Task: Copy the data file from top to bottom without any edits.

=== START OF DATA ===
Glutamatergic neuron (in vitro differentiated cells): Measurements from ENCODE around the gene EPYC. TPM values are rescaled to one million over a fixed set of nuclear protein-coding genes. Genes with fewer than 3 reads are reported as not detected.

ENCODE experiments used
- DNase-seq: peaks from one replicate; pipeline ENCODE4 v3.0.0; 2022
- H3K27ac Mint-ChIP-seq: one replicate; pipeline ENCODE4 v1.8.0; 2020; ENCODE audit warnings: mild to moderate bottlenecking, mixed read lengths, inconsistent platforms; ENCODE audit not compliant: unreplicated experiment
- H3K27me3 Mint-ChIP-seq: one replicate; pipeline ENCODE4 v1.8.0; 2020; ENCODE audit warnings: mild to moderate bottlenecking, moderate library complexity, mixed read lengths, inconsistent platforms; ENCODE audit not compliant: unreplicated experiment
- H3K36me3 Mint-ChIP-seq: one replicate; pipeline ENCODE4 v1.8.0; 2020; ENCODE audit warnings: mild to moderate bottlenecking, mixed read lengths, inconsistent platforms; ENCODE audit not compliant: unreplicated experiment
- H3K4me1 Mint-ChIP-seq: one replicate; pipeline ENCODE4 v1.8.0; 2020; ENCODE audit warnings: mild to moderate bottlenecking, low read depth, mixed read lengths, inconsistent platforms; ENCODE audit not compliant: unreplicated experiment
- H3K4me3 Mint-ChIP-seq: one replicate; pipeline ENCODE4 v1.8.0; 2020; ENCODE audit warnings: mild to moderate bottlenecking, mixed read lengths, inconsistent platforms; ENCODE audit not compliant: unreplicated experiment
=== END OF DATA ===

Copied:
Glutamatergic neuron (in vitro differentiated cells): Measurements from ENCODE around the gene EPYC. TPM values are rescaled to one million over a fixed set of nuclear protein-coding genes. Genes with fewer than 3 reads are reported as not detected.

ENCODE experiments used
- DNase-seq: peaks from one replicate; pipeline ENCODE4 v3.0.0; 2022
- H3K27ac Mint-ChIP-seq: one replicate; pipeline ENCODE4 v1.8.0; 2020; ENCODE audit warnings: mild to moderate bottlenecking, mixed read lengths, inconsistent platforms; ENCODE audit not compliant: unreplicated experiment
- H3K27me3 Mint-ChIP-seq: one replicate; pipeline ENCODE4 v1.8.0; 2020; ENCODE audit warnings: mild to moderate bottlenecking, moderate library complexity, mixed read lengths, inconsistent platforms; ENCODE audit not compliant: unreplicated experiment
- H3K36me3 Mint-ChIP-seq: one replicate; pipeline ENCODE4 v1.8.0; 2020; ENCODE audit warnings: mild to moderate bottlenecking, mixed read lengths, inconsistent platforms; ENCODE audit not compliant: unreplicated experiment
- H3K4me1 Mint-ChIP-seq: one replicate; pipeline ENCODE4 v1.8.0; 2020; ENCODE audit warnings: mild to moderate bottlenecking, low read depth, mixed read lengths, inconsistent platforms; ENCODE audit not compliant: unreplicated experiment
- H3K4me3 Mint-ChIP-seq: one replicate; pipeline ENCODE4 v1.8.0; 2020; ENCODE audit warnings: mild to moderate bottlenecking, mixed read lengths, inconsistent platforms; ENCODE audit not compliant: unreplicated experiment